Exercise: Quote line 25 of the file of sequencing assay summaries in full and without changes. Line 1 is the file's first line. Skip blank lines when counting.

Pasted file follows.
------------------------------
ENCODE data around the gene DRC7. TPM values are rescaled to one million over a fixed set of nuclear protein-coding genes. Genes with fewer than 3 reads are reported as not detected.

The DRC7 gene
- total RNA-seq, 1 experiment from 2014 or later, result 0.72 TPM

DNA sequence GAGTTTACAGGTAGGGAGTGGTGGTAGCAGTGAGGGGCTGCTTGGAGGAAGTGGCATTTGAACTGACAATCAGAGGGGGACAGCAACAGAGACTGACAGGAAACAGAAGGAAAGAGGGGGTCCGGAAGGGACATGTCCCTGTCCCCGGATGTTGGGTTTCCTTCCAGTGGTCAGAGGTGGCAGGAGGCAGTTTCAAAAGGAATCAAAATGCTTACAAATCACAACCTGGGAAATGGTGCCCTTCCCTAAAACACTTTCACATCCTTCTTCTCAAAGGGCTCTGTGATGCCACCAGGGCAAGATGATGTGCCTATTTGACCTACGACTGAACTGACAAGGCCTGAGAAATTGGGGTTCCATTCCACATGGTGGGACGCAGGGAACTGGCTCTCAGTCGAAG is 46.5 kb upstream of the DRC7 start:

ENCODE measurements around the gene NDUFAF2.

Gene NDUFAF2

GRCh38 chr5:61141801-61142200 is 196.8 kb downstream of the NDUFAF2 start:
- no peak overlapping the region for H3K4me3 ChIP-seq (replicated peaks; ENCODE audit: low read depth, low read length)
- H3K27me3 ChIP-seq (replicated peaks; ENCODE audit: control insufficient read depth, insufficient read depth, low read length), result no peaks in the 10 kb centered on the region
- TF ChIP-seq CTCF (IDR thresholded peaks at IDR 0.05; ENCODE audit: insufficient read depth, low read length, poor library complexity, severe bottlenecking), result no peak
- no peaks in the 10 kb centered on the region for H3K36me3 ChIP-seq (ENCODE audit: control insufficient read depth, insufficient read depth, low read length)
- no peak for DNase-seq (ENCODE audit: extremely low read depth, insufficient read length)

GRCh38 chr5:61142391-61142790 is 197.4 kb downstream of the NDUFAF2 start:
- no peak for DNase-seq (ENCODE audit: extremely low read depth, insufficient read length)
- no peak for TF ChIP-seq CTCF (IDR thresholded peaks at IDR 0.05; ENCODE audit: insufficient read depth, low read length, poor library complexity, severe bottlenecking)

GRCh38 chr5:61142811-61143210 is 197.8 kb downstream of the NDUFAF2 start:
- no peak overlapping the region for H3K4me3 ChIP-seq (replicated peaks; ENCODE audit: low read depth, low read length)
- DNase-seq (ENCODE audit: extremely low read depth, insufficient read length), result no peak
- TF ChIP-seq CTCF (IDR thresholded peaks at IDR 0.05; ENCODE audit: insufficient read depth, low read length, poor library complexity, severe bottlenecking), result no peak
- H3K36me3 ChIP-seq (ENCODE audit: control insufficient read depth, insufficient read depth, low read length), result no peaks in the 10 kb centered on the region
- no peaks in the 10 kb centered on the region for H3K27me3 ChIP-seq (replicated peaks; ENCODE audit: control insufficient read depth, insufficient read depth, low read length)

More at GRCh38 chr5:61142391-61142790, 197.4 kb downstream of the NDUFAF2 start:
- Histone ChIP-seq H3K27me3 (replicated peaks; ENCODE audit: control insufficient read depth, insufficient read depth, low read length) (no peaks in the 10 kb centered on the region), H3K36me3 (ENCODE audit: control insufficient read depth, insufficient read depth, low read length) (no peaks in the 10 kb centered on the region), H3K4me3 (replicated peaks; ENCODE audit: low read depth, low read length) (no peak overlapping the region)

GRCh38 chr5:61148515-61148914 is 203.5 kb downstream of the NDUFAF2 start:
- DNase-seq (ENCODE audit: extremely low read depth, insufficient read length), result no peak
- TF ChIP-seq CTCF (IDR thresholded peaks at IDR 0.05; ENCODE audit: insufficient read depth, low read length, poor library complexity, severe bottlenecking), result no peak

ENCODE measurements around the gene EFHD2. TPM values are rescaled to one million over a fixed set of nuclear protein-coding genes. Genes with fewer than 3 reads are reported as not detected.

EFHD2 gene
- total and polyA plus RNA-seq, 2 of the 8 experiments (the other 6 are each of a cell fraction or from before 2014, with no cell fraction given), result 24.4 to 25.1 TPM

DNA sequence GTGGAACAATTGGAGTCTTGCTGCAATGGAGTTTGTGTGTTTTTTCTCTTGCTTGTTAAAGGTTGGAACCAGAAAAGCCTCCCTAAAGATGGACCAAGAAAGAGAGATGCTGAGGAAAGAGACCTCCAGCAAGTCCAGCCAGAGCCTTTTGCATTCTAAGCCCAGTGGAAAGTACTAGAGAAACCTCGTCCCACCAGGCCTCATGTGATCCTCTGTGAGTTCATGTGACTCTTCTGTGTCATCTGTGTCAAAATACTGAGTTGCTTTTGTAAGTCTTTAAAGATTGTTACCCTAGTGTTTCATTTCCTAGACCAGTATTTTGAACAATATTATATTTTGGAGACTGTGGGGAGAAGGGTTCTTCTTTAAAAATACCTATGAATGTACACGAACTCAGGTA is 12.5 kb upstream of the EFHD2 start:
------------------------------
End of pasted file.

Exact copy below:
- DNase-seq (ENCODE audit: extremely low read depth, insufficient read length), result no peak